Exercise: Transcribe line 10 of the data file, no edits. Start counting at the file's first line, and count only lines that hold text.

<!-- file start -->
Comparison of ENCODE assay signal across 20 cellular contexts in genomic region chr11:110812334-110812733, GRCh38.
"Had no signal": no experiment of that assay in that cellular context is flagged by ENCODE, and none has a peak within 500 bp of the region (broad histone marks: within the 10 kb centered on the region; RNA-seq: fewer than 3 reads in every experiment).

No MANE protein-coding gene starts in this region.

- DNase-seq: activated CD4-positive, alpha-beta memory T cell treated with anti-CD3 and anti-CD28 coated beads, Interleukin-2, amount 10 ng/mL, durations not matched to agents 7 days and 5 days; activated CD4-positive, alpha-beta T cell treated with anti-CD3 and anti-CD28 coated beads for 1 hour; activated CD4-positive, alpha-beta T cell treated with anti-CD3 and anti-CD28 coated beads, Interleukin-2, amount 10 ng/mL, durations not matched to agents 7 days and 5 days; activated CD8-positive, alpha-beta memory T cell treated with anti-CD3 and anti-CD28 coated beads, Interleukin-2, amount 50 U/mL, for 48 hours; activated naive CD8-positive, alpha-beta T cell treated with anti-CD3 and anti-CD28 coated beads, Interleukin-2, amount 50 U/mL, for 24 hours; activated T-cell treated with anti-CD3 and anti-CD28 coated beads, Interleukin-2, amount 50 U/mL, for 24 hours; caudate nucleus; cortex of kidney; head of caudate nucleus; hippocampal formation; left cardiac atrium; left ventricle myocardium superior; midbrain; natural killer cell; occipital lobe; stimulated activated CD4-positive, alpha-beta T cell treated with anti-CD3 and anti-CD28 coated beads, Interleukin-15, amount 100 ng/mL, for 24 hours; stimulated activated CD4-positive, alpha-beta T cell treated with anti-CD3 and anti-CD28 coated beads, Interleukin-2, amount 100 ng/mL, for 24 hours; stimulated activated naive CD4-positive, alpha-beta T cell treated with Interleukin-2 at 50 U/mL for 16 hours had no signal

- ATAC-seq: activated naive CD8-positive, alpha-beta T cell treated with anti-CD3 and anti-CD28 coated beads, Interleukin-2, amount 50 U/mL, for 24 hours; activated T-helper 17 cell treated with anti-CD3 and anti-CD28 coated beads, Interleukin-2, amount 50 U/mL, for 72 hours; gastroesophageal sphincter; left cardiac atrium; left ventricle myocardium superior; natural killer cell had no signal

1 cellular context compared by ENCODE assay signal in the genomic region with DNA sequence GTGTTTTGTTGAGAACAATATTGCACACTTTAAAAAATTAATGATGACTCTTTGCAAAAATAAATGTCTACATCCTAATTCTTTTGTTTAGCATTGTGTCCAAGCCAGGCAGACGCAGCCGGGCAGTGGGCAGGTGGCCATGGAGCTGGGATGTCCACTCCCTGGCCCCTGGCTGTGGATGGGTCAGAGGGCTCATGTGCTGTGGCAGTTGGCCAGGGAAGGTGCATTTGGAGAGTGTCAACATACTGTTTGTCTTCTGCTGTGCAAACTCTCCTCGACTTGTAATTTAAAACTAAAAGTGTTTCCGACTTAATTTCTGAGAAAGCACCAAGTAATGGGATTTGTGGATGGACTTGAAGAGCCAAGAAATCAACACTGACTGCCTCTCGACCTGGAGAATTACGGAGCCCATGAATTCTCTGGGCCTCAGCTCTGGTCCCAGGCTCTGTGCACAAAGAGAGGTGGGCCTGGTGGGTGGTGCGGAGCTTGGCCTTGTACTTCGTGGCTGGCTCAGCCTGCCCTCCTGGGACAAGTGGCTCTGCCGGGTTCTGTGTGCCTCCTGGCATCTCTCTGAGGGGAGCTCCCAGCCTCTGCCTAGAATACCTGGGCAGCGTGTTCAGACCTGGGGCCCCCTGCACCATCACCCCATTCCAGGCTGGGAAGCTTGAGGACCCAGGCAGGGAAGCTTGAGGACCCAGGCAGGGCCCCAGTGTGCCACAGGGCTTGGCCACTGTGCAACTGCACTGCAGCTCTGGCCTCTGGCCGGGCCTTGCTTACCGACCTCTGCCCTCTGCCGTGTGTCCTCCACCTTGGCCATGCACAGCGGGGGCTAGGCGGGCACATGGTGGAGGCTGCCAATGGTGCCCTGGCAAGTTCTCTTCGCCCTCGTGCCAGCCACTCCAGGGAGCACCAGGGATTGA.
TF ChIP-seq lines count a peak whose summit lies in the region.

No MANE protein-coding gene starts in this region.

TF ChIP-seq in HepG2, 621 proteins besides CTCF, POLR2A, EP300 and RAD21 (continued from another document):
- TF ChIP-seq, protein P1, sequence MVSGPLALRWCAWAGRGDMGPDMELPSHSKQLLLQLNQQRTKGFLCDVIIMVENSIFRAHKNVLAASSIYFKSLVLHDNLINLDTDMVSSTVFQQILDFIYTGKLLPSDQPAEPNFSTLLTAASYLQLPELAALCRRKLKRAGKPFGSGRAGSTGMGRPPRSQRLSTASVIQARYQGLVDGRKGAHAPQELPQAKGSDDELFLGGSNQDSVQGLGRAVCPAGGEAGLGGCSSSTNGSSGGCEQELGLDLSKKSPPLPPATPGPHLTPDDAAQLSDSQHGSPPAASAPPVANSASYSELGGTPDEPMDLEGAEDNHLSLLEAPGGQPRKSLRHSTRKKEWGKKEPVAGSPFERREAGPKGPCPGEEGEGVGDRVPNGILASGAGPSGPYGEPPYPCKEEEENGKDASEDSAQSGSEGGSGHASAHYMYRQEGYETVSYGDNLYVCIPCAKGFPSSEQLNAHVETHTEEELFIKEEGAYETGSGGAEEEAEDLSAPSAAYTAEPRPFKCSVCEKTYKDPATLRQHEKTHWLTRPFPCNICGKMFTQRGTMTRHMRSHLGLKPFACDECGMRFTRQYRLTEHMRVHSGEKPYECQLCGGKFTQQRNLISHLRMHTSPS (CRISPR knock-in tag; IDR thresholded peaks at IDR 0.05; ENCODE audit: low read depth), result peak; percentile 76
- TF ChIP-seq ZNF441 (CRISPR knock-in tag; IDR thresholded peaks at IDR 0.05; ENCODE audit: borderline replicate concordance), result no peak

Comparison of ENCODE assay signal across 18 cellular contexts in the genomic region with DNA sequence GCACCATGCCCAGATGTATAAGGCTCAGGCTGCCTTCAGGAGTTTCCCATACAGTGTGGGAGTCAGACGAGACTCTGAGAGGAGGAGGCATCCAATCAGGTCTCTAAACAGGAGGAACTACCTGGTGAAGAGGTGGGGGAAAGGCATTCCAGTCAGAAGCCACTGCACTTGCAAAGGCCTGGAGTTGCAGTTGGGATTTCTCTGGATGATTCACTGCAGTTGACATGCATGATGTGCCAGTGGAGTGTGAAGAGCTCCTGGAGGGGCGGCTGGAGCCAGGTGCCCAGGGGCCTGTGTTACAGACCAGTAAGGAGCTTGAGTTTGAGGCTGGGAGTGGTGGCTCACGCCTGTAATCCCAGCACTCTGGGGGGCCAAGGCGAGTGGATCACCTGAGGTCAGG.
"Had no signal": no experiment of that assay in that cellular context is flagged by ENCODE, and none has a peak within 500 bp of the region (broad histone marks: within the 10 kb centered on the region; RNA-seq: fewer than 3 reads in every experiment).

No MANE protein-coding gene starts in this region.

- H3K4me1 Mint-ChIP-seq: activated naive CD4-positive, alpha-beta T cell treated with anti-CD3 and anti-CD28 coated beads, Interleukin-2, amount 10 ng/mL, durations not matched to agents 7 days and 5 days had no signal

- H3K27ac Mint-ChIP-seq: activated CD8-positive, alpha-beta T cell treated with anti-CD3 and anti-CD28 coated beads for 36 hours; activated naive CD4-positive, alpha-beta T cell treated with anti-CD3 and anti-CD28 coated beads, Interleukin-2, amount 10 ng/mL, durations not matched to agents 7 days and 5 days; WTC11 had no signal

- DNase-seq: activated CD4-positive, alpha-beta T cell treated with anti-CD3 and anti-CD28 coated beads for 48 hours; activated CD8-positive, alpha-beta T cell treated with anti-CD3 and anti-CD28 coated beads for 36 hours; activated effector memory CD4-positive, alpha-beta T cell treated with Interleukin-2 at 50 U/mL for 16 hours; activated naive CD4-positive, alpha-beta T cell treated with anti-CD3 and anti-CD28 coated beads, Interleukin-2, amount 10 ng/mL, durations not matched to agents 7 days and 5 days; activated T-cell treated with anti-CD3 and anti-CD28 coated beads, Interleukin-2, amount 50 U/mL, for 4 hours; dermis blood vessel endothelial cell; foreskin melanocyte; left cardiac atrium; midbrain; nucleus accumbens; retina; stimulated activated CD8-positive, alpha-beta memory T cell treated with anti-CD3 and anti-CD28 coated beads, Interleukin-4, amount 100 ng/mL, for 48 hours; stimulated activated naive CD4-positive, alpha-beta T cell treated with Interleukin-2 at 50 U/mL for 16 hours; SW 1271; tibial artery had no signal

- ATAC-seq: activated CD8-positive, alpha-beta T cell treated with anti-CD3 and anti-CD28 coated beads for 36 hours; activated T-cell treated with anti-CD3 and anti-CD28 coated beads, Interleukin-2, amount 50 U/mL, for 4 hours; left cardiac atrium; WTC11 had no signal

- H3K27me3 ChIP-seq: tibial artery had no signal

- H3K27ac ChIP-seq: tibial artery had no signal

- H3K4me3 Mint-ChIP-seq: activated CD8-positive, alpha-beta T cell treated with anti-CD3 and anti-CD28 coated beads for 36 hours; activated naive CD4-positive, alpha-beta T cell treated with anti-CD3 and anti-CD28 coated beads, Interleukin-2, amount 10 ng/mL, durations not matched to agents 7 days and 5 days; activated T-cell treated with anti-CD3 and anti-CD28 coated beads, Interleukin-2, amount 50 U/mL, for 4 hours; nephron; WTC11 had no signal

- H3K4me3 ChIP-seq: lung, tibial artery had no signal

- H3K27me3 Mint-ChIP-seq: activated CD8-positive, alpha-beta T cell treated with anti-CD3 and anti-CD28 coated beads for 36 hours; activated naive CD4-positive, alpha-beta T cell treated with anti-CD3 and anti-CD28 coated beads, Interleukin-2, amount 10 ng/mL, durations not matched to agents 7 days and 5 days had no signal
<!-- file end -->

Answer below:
- TF ChIP-seq, protein P1, sequence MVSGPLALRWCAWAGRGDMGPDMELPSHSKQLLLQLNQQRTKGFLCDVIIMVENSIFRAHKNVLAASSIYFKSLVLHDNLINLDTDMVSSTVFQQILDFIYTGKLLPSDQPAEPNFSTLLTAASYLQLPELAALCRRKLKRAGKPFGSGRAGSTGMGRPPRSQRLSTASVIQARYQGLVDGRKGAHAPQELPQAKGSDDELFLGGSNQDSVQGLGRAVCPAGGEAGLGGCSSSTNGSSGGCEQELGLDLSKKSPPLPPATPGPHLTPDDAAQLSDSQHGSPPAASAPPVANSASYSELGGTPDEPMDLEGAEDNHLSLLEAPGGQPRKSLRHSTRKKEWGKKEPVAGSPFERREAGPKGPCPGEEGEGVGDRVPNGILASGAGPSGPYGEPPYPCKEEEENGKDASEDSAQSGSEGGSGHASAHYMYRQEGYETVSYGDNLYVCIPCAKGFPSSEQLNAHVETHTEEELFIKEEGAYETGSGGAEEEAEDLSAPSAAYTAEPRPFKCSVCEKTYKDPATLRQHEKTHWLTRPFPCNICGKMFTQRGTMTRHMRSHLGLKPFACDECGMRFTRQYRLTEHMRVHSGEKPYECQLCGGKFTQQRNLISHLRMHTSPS (CRISPR knock-in tag; IDR thresholded peaks at IDR 0.05; ENCODE audit: low read depth), result peak; percentile 76